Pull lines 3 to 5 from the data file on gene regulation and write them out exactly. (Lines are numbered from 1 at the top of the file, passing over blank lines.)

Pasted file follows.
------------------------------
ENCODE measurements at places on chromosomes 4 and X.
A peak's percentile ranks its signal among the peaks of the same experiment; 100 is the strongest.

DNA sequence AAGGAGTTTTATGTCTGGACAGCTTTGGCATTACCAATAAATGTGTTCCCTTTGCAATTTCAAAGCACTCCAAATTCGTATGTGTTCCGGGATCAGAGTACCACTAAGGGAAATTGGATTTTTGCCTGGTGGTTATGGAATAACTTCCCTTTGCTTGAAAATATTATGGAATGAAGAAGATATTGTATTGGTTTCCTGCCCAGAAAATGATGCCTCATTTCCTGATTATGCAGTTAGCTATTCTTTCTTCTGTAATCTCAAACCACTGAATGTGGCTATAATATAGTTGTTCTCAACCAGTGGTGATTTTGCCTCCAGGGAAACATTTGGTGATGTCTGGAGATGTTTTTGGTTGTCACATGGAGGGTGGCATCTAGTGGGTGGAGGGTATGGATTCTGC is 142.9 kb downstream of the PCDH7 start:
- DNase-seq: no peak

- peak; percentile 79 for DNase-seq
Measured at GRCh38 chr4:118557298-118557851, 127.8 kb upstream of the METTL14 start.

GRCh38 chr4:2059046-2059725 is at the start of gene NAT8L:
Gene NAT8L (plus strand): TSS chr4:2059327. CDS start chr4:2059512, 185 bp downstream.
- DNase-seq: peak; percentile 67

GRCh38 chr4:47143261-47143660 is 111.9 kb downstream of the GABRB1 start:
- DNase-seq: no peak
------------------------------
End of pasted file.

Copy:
DNA sequence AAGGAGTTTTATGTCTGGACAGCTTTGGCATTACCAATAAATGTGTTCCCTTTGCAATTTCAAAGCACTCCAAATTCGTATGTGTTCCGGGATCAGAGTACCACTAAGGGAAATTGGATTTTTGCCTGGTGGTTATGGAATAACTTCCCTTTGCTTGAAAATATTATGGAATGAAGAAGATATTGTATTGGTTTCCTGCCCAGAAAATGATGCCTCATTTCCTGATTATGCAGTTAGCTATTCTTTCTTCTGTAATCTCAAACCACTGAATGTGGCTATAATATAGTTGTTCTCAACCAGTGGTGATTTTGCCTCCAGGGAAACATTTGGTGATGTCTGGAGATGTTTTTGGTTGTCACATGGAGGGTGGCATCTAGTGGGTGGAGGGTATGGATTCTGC is 142.9 kb downstream of the PCDH7 start:
- DNase-seq: no peak

- peak; percentile 79 for DNase-seq